Recently, debates about women and video games have been making the rounds. The New York Times, Rolling Stone, and the Colbert Report, for instance, have drawn attention to what it can be like for women in gaming communities. They explain that women face a lot of pushback and find themselves viewed as unwelcome visitors in spaces stereotyped as “for the guys.” Along the way, the nature of video games themselves comes under scrutiny—characterized as hyper-masculine, violent, and sexist. In other words, girls don’t play games. And if they do, they don’t play “real” games. Or so the story goes.
Digging into The Strong’s Her Interactive archives provides another perspective on the story of games and girls, as well as games for girls. Her Interactive is the company behind the Nancy Drew games: interactive mysteries in which the player takes on the role of the famous teen super sleuth and solves complex crimes. Nancy Drew games rarely make it into cultural narratives about gaming, despite the games’ popularity and longevity. Debuting in 1998, these games consistently make the bestseller lists when they’re released. The Her Interactive archives offer a window into some of the strategies that have made this series so successful.
Our current conversations about gender and gaming are nothing new. Her Interactive’s archives contain an array of news clippings about the state of game development in the late 1990s. You can almost hear the handwringing when the writers ask “What do girls want?” In these stories, young women come across as deeply mysterious, almost unknowable creatures. They’re such an enigma that most of these articles seem to simply shrug a “we’ll never know!” attitude that ends up focusing on the same set of big-name games and studios.
Her Interactive, however, figured the best way to find out what girls wanted was to just ask girls. As it turned out, the girls Her Interactive spoke to simply wanted to play games—lots of games. Notes from focus groups paint an entirely different picture than popular beliefs about girls and games. Gory first-person shooters like Doom and Quake, strategy games like Sim City and Age of Empires, sports franchises like NBA 96, puzzle adventures like Myst—girls played them all. And they played them for the reasons you’d guess anyone would play games: they found them challenging and fun.
And then Her Interactive went one step further. Many game companies do beta testing: they put together a preliminary version of their game, invite players to give it a try, and make changes based on the feedback they receive. Her Interactive instead assembled a Teen Advisory Panel, and included them each step of the way, from character and story development to user interface design. The young women’s comments about why they wanted to be part of this process are revealing. For some, it was because they really loved games and wanted to help improve them: “Whenever I play games I always think that this should be better or different . . . I really think I could help you.” The game industry’s tendency to ignore girl gamers was also a motivation. One panel member noted that she was ”tired of boy games where the girl is rescued and almost always has big boobs. Would like brave and smart girls . . . Would like to see a girl save a boy.”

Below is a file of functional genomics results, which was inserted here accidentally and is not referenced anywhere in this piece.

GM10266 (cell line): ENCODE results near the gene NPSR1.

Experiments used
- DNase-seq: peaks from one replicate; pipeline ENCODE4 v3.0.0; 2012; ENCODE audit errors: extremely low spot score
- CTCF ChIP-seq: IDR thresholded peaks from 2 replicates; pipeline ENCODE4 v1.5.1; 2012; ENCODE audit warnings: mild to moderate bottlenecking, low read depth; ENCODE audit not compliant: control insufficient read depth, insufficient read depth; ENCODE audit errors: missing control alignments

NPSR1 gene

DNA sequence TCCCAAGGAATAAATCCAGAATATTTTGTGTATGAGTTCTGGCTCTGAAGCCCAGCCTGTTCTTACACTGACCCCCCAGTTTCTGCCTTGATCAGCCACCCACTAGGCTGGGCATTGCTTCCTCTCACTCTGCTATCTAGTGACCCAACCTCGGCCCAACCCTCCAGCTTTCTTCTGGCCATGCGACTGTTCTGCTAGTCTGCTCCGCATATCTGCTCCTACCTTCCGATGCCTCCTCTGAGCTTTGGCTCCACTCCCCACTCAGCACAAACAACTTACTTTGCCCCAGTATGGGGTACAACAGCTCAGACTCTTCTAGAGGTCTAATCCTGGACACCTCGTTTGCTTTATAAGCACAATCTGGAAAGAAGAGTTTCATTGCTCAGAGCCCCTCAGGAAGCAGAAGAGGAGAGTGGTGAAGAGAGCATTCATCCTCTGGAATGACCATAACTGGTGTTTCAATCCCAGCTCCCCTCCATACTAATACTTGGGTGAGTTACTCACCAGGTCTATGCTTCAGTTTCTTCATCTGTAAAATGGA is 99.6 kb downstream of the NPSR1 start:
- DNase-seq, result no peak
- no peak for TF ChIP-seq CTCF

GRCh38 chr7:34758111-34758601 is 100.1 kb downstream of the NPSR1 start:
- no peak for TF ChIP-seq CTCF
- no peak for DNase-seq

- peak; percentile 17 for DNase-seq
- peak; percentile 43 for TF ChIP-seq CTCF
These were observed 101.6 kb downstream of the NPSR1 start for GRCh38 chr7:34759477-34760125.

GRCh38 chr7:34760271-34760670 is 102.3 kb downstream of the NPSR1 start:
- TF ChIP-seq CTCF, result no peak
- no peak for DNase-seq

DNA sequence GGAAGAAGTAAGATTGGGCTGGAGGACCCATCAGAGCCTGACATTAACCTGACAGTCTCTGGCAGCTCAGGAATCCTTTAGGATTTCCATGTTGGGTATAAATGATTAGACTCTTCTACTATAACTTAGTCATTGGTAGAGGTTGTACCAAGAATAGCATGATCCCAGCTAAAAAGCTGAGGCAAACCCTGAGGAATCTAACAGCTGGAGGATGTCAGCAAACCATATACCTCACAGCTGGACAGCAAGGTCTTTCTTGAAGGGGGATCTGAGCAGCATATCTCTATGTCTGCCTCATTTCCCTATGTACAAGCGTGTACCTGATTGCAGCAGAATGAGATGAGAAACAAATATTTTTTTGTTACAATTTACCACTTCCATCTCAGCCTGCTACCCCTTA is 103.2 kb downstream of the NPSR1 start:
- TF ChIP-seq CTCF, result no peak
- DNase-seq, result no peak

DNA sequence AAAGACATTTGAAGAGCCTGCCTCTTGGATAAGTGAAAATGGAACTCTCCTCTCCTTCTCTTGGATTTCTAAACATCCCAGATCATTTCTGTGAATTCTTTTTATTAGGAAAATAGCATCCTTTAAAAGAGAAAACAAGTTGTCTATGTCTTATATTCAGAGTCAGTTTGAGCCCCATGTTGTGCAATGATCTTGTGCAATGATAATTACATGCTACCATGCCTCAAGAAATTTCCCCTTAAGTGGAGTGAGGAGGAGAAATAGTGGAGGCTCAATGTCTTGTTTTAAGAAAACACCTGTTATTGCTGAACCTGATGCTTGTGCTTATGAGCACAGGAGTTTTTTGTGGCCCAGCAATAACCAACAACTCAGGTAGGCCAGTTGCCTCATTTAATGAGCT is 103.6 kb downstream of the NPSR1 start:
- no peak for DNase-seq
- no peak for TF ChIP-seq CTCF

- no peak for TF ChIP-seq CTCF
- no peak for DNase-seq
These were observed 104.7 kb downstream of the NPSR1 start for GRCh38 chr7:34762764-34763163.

Video games’ well-documented history of sexism shows up in this frustrated attitude of female players who love gaming despite the minimal range of female characters. Nancy Drew takes on additional importance in this context. For decades, she has been an idiosyncratic figure in young adult literature: a clever, snoopy, determined young woman who brings all sorts of villains to justice (and has inspired many women along the way). Her translation to video games gives players—all players—the opportunity to take on Nancy’s best and worst traits. As Nancy, players get to be brave and stubborn, solve complex puzzles, and stumble into a short-term jail stay when our pride won’t let us back down. If we want, we can go it alone, or our friends George, Bess, and Ned are always a phone call away when we need advice.
As Nancy, our choices have consequences. We can fail, easily (and sometimes embarrassingly—I died in a fire, twice), and we can thank the Teen Advisory Panel for this. Her Interactive’s archives show that Nancy’s original iteration was a little too perfect for panelists; when she never made a misstep, it was hard to take Nancy seriously. Now, Nancy is fallible, still smart and brave, but also imperfect and human. These kinds of changes, early in the games’ history, show us the importance of Her Interactive’s approach to game development.
Incidents such as Gamergate have provided lots of reasons to think that gaming communities are antagonistic, and gamers are angry. Her Interactive’s archives, however, remind us that this isn’t the only way gamers can engage with each other, or with game companies. There are alternatives to the “us versus them” paradigm. Close collaboration between players and designers can result in games that are challenging, humanizing, and successful—the sort of games that give us the chance to rewrite the story about games and gender, and about games and their communities. Even if you have to die in a fire a few times along the way.